Vanity Fair By William Makepeace Thackeray Chapters 61-63

At this festival the magnificence displayed was such as had not been known in the little German place since the days of the prodigal Victor XIV. All the neighbouring Princes, Princesses, and Grandees were invited to the feast. Beds rose to half a crown per night in Pumpernickel, and the Army was exhausted in providing guards of honour for the Highnesses, Serenities, and Excellencies who arrived from all quarters. The Princess was married by proxy, at her father's residence, by the Count de Schlusselback. Snuff-boxes were given away in profusion (as we learned from the Court jeweller, who sold and afterwards bought them again), and bushels of the Order of Saint Michael of Pumpernickel were sent to the nobles of the Court, while hampers of the cordons and decorations of the Wheel of St. Catherine of Schlippenschloppen were brought to ours. The French envoy got both. "He is covered with ribbons like a prize cart- horse," Tapeworm said, who was not allowed by the rules of his service to take any decorations: "Let him have the cordons; but with whom is the victory?" The fact is, it was a triumph of British diplomacy, the French party having proposed and tried their utmost to carry a marriage with a Princess of the House of Potztausend- Donnerwetter, whom, as a matter of course, we opposed.

Everybody was asked to the fetes of the marriage. Garlands and triumphal arches were hung across the road to welcome the young bride. The great Saint Michael's Fountain ran with uncommonly sour wine, while that in the Artillery Place frothed with beer. The great waters played; and poles were put up in the park and gardens for the happy peasantry, which they might climb at their leisure, carrying off watches, silver forks, prize sausages hung with pink ribbon, &c., at the top. Georgy got one, wrenching it off, having swarmed up the pole to the delight of the spectators, and sliding down with the rapidity of a fall of water. But it was for the glory's sake merely. The boy gave the sausage to a peasant, who had very nearly seized it, and stood at the foot of the mast, blubbering, because he was unsuccessful.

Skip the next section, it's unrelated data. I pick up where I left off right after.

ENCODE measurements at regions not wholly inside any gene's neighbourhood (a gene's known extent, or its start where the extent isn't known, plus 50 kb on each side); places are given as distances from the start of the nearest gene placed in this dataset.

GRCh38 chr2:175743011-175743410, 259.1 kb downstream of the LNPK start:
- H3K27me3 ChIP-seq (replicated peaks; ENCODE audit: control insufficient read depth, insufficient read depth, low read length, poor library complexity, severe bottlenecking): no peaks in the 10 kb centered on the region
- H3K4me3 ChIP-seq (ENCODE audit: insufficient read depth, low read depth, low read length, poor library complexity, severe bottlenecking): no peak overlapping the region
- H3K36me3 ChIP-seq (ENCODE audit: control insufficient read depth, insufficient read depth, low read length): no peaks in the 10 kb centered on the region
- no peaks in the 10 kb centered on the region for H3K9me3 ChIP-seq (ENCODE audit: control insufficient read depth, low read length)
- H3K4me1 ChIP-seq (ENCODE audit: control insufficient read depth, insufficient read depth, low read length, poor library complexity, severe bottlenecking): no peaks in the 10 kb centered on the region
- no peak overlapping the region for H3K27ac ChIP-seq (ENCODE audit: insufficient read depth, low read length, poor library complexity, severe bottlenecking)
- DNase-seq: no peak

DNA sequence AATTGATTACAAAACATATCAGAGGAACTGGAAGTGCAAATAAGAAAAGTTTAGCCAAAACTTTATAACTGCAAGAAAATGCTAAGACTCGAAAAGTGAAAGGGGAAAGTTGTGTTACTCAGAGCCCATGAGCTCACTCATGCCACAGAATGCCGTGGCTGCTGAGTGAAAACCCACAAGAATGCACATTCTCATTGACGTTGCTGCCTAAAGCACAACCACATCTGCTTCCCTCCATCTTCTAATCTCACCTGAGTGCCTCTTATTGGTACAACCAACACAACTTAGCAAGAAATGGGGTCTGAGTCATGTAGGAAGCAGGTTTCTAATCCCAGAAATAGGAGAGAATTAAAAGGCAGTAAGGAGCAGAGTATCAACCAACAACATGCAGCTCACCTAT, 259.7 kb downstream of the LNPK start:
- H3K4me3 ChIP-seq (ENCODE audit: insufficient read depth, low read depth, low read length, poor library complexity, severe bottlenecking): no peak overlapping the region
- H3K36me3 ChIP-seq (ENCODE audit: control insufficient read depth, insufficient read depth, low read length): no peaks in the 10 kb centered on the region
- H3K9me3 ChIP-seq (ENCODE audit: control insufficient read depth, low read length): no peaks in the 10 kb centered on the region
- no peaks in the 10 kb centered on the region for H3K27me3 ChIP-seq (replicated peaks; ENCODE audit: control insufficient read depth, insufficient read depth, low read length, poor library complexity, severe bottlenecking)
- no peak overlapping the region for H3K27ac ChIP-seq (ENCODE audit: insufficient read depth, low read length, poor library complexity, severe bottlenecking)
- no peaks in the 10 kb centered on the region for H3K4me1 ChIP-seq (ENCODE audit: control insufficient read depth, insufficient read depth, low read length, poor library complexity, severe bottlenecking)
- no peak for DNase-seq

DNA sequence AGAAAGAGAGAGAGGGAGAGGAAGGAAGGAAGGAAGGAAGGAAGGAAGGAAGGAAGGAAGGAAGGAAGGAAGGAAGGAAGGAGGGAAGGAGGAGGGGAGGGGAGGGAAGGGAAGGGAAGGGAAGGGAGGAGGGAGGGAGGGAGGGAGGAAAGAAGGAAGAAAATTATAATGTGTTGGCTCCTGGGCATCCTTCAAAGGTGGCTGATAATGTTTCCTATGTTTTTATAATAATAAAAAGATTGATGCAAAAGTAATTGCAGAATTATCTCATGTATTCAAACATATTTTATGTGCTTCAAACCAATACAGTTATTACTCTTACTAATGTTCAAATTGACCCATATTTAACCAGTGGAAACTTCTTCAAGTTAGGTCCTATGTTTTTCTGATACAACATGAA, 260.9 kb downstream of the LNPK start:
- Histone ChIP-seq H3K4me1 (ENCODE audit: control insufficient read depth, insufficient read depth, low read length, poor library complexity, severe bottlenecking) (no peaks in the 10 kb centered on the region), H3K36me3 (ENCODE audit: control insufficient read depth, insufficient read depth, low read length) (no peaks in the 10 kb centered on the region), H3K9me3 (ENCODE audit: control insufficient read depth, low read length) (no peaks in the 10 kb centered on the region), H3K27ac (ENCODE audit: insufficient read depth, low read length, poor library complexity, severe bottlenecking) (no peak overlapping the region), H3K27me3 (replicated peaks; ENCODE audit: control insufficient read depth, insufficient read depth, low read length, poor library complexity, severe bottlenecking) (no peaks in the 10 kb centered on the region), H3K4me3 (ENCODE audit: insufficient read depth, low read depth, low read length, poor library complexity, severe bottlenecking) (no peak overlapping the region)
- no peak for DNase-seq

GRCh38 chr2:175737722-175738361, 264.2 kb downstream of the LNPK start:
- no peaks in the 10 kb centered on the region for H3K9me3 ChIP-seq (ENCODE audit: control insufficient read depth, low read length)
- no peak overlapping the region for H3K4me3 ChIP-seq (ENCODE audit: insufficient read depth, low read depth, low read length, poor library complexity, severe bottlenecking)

At the French Chancellerie they had six more lampions in their illumination than ours had; but our transparency, which represented the young Couple advancing and Discord flying away, with the most ludicrous likeness to the French Ambassador, beat the French picture hollow; and I have no doubt got Tapeworm the advancement and the Cross of the Bath which he subsequently attained.

Crowds of foreigners arrived for the fetes, and of English, of course. Besides the Court balls, public balls were given at the Town Hall and the Redoute, and in the former place there was a room for trente-et-quarante and roulette established, for the week of the festivities only, and by one of the great German companies from Ems or Aix-la-Chapelle. The officers or inhabitants of the town were not allowed to play at these games, but strangers, peasants, ladies were admitted, and any one who chose to lose or win money.

That little scapegrace Georgy Osborne amongst others, whose pockets were always full of dollars and whose relations were away at the grand festival of the Court, came to the Stadthaus Ball in company of his uncle's courier, Mr. Kirsch, and having only peeped into a play-room at Baden-Baden when he hung on Dobbin's arm, and where, of course, he was not permitted to gamble, came eagerly to this part of the entertainment and hankered round the tables where the croupiers and the punters were at work. Women were playing; they were masked, some of them; this license was allowed in these wild times of carnival.